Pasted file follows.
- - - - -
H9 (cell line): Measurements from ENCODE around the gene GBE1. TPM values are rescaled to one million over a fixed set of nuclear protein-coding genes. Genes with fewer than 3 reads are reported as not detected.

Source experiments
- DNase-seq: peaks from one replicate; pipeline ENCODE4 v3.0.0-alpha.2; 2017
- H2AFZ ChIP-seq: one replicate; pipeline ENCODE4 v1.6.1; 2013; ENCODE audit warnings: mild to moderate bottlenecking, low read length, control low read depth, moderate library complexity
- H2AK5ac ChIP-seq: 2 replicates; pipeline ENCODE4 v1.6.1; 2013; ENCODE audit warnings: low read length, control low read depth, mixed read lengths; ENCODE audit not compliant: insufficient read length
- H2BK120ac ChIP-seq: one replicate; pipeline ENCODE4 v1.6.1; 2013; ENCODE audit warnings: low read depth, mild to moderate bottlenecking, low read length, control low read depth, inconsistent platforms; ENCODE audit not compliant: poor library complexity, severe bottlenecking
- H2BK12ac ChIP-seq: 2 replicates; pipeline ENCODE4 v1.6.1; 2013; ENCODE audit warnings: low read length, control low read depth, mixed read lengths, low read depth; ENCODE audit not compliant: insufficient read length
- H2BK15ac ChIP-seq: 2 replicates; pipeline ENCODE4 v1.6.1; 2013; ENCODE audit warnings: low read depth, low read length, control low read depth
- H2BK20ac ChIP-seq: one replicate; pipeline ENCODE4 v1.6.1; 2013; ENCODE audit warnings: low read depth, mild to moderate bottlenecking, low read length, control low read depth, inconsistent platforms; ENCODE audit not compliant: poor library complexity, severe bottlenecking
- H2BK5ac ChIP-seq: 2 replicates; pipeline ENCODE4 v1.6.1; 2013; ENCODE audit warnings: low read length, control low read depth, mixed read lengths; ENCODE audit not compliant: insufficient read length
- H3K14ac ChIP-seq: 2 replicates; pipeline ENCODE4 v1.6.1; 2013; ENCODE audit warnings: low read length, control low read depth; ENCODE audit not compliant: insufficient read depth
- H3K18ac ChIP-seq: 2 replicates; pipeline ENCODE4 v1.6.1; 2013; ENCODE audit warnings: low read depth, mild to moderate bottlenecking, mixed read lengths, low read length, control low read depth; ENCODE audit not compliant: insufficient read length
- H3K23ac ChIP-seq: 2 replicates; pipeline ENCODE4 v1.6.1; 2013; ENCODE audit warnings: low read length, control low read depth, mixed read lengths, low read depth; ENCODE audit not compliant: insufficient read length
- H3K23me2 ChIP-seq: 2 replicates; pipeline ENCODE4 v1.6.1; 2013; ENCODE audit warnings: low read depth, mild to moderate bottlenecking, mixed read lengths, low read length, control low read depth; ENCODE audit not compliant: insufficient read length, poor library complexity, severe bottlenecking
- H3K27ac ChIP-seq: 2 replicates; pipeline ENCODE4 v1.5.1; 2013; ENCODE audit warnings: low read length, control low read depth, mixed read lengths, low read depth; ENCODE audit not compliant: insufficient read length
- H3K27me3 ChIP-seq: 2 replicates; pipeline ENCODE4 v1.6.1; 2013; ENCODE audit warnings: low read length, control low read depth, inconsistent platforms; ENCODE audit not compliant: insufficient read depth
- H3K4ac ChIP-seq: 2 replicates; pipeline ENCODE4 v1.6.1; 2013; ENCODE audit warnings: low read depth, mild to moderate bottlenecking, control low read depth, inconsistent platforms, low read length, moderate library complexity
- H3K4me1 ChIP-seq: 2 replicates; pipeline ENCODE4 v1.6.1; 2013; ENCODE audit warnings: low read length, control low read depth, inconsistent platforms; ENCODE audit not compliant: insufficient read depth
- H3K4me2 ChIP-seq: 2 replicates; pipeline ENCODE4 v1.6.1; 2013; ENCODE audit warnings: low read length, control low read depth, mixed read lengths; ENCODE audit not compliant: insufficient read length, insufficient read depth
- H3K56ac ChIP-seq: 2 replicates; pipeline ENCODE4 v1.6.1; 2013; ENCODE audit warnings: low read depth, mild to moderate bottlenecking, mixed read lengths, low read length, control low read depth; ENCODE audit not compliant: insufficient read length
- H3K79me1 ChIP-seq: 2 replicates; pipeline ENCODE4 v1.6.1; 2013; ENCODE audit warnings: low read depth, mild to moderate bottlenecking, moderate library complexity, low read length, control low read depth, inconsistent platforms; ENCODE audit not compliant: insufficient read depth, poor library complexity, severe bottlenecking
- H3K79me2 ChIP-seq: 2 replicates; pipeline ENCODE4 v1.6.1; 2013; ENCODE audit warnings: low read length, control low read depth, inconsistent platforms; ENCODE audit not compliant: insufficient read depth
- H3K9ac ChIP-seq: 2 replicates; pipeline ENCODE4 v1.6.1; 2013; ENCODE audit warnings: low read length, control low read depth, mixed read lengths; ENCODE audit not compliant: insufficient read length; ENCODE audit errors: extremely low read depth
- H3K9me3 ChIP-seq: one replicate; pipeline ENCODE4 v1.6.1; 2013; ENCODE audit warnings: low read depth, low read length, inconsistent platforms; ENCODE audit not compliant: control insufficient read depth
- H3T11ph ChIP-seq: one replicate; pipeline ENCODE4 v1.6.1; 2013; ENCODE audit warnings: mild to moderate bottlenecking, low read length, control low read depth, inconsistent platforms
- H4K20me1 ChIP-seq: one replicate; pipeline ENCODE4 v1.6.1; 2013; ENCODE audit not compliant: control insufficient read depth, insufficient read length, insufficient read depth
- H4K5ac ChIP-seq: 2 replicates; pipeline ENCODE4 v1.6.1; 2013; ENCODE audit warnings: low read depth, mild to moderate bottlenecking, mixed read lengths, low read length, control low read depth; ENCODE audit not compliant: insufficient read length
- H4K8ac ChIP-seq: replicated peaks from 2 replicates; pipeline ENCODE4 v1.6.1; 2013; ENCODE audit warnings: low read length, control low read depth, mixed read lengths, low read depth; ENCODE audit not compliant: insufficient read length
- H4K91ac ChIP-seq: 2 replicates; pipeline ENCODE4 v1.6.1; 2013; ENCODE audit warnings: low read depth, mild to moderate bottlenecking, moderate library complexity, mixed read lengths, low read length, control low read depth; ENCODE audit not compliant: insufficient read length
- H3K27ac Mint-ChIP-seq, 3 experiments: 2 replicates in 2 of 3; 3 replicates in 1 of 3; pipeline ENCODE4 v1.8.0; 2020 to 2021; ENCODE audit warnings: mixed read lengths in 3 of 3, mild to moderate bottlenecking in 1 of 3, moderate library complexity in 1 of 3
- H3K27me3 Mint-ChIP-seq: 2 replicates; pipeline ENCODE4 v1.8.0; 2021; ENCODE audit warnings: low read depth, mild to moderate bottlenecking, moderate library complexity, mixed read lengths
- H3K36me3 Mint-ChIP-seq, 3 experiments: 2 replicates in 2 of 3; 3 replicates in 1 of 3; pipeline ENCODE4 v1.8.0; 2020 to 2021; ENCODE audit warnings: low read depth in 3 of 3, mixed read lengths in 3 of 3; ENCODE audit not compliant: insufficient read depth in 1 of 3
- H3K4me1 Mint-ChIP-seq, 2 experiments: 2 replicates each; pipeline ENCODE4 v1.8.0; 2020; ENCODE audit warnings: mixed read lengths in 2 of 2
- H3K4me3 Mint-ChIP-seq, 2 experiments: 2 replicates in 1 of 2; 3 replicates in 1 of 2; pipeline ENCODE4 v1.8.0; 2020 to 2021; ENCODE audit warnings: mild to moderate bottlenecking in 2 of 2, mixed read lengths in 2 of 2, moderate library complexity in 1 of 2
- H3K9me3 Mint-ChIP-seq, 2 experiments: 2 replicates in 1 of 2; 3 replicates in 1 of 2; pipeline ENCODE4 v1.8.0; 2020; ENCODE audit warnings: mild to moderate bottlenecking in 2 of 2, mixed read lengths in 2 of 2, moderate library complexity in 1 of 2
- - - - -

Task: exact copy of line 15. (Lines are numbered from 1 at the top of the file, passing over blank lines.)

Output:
- H3K27ac ChIP-seq: 2 replicates; pipeline ENCODE4 v1.5.1; 2013; ENCODE audit warnings: low read length, control low read depth, mixed read lengths, low read depth; ENCODE audit not compliant: insufficient read length